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Barclays index business auction hits snag- sources

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October 14
8:29 PM 2014

Barclays Plc's (BARC.L) auction of its index business, which includes the widely used Barclays U.S. Aggregate Bond Index, has hit a snag, after would-be buyers realized some crucial bond pricing data that does not belong to the British bank will not be part of the package, two people familiar with the situation said.

The bidders, which include McGraw Hill Financial Inc's (MHFI.N) S&P Dow Jones Indices and financial information services provider Markit Ltd (MRKT.O), learned that some of the data used to support the pricing of the securities in the Barclays indices cannot be part of the deal because it is owned by third parties, including Bloomberg LP and Interactive Data Corp, the sources said. These entities will not allow the data to be sold as part of the deal, the sources said. When customers license indexes, they license the data that comes with it.

Barclays, McGraw Hill and Markit declined to comment. Bloomberg and IDC were not immediately available for comment.

If the bank cannot sell the data with the index business, any buyer will have to either strike separate deals with the data providers or find alternative sources of data, which could lead to some clients abandoning the business, the sources said. The business was expected to fetch more than $1 billion, but the new realization makes it harder to strike a deal and could lower its value, they said.

Deal negotiations have been held up around these issues, but the sources said they could be resolved and a deal could still be announced shortly.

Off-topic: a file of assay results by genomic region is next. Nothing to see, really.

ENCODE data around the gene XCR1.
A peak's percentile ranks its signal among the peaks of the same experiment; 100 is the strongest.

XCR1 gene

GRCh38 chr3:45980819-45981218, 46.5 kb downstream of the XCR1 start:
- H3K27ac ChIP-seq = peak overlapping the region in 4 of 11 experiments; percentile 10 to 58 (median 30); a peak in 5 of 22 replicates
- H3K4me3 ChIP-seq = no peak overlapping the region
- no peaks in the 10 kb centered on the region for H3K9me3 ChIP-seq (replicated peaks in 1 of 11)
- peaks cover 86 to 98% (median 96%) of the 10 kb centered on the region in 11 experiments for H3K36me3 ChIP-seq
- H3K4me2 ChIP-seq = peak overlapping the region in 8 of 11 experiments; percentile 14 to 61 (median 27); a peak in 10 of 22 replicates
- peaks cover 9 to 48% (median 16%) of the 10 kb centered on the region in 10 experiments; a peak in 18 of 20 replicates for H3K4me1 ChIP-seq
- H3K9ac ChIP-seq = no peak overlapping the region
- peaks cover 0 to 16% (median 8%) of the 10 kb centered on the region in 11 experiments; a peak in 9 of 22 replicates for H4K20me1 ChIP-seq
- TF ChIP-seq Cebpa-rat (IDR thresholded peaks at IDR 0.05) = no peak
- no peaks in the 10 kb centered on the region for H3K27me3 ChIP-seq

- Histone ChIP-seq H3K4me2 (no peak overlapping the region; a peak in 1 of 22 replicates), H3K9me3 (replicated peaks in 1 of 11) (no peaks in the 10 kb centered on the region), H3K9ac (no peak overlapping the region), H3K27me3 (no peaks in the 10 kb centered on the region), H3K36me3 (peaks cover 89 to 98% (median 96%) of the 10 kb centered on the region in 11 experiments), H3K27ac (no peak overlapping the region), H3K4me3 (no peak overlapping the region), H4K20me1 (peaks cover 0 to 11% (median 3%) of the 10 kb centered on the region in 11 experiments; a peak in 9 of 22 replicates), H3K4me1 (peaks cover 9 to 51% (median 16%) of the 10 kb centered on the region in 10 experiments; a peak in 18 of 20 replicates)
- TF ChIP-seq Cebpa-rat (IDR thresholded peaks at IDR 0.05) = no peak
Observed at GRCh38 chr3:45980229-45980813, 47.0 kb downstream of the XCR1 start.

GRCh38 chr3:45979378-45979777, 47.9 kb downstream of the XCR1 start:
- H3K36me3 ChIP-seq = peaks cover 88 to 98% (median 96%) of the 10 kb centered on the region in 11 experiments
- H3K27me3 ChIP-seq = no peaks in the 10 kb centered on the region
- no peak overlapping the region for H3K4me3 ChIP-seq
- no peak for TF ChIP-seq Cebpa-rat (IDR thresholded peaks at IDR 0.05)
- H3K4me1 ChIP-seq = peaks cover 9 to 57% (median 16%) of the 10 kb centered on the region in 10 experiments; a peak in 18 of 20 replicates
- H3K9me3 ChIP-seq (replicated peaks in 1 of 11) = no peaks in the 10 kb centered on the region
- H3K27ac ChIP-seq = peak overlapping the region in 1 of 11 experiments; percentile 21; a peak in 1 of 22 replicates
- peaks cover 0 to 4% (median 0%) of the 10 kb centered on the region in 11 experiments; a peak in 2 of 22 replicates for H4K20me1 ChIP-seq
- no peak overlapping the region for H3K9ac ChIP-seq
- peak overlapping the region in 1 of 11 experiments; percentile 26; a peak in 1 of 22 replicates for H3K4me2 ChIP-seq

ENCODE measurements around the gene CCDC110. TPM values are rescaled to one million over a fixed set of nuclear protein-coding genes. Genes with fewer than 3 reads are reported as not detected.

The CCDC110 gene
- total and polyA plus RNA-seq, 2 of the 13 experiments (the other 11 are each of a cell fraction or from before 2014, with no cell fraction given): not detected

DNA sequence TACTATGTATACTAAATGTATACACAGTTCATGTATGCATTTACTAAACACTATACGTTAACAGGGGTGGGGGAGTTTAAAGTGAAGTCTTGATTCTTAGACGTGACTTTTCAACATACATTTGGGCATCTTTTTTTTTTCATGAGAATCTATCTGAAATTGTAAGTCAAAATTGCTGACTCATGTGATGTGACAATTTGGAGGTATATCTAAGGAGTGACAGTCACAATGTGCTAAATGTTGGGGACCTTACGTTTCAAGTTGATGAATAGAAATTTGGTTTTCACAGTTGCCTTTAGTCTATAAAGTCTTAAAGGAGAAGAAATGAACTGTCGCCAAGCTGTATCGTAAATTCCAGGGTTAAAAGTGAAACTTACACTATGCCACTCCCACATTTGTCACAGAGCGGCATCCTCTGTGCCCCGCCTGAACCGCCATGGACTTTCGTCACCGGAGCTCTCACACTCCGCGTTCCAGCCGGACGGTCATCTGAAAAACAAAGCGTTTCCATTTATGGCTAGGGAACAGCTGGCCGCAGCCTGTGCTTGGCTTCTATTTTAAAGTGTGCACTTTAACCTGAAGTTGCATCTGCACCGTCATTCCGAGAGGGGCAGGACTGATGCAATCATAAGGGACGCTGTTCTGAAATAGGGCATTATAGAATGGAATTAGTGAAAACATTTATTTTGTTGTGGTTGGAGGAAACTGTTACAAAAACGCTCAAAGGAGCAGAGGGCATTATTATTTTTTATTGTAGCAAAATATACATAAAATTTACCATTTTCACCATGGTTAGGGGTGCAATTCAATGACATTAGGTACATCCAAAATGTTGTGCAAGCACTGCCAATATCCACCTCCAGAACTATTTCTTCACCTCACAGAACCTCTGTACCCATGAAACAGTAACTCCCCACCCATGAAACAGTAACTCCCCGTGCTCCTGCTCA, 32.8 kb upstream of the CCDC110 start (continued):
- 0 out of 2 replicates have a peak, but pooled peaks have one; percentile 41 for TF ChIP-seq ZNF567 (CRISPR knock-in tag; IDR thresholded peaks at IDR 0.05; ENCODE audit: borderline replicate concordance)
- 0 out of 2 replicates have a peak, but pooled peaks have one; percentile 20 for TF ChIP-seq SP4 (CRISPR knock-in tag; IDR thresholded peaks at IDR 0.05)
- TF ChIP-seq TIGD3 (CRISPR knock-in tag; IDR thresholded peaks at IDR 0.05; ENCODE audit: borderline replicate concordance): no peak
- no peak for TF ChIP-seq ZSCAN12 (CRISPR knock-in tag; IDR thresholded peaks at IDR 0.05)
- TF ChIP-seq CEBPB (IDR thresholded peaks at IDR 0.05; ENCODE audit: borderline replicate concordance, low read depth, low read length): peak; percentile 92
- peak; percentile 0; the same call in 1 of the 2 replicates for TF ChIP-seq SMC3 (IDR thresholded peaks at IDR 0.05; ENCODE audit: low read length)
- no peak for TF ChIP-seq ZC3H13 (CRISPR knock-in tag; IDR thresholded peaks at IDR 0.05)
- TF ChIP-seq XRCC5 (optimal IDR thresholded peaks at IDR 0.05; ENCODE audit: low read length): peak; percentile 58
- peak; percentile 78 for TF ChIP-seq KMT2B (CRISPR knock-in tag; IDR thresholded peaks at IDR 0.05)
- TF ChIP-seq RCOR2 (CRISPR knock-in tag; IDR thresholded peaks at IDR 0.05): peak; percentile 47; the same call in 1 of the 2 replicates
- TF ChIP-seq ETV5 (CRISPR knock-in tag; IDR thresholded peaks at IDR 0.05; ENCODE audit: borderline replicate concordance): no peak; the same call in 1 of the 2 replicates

The Barclays business, called Index, Portfolio and Risk Solutions (IPRS), includes a basket of more than 98 major indexes, according to the unit's website. The Barclays U.S. Aggregate Bond Index is among the platform's best-known offerings. Besides indices, the business also includes a risk solutions software tool used by institutional investors to analyze their holdings.

Barclays obtained some of the business as part of the Lehman Brothers acquisition during the financial crisis.

The sale comes as some traditional owners of index businesses look to exit as regulators scrutinize benchmarks following the rigging of the London interbank offered rate (Libor), an interest rate benchmark.

Experts have said other banks that offer benchmarks may also decide it is not worth owning the businesses. Meanwhile, others such as S&P and Markit are attracted to the business as investors pour billions of dollars into passively managed funds.

It is not clear why the issue did not crop up earlier in the sales process.

Barclays put the business up for sale after receiving interest from MSCI Inc (MSCI.N) and other companies last summer. By last month, the bank had narrowed the list of bidders to S&P Dow Jones Indices and Markit, sources have previously said. Bloomberg was one of the bidders for the business but had not made it to the final round, they said.

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